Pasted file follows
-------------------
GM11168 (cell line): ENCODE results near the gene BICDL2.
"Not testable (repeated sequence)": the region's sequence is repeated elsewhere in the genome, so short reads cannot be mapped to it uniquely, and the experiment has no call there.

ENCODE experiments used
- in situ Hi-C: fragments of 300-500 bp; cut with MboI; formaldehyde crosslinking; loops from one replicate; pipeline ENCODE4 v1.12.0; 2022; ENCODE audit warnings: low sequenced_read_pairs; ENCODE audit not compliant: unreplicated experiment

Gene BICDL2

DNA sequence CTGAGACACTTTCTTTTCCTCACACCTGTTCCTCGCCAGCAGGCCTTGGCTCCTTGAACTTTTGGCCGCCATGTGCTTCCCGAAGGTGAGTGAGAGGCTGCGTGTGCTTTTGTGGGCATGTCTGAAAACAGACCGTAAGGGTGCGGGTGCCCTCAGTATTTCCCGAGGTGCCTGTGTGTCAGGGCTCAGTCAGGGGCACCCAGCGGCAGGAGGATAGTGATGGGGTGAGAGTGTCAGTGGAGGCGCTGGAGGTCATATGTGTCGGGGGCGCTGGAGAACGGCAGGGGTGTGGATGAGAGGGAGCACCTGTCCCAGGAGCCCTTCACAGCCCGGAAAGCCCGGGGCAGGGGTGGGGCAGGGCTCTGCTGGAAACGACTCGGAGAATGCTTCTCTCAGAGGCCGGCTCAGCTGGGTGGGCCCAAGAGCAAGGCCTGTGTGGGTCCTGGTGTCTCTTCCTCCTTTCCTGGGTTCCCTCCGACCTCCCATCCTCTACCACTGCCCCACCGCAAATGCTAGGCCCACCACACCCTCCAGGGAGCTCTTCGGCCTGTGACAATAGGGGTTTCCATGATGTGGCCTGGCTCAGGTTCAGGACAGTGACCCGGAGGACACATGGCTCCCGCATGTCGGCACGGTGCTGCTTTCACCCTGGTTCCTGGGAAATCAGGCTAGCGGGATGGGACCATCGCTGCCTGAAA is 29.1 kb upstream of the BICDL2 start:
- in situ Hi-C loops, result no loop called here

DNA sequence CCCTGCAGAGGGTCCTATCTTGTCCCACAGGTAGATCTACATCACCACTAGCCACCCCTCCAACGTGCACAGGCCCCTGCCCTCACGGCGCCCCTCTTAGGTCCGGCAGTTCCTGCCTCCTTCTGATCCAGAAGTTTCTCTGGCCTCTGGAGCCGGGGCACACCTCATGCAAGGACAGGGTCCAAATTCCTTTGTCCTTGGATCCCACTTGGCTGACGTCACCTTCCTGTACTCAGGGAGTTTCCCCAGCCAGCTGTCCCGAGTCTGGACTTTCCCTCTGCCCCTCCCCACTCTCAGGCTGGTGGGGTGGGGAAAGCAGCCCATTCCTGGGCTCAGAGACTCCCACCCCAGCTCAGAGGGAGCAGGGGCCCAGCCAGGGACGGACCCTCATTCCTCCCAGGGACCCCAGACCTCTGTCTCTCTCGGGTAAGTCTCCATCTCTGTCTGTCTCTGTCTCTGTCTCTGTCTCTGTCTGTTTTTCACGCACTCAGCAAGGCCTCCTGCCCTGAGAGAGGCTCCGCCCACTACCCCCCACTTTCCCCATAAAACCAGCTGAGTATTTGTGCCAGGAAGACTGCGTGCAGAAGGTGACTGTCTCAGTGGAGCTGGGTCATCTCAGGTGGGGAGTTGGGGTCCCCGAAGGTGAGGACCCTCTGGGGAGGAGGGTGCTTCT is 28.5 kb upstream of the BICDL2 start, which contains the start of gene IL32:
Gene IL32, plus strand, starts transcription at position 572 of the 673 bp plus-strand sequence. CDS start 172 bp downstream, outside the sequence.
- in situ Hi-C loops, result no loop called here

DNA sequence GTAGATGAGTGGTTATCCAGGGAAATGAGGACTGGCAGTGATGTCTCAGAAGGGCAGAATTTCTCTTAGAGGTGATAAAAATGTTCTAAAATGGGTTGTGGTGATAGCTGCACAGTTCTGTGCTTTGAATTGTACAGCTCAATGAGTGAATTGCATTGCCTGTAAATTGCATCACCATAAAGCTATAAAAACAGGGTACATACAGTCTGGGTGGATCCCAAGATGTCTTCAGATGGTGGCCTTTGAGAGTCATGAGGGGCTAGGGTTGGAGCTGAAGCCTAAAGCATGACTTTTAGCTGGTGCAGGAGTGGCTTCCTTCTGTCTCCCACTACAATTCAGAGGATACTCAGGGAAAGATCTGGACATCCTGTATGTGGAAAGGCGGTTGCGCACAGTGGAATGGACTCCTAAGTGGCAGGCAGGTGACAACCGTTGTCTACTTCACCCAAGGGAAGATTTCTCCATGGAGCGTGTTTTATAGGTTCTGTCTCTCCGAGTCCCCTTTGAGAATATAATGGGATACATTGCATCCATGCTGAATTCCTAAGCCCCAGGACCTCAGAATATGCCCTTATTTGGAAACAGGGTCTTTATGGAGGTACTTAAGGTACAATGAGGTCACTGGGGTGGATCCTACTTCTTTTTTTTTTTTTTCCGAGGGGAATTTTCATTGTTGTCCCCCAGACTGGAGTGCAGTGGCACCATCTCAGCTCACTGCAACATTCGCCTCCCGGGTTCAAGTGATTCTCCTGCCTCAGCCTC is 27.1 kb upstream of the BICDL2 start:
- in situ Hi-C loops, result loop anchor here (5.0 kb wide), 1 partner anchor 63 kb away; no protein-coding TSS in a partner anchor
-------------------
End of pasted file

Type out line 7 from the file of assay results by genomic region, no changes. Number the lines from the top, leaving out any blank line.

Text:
- in situ Hi-C loops, result no loop called here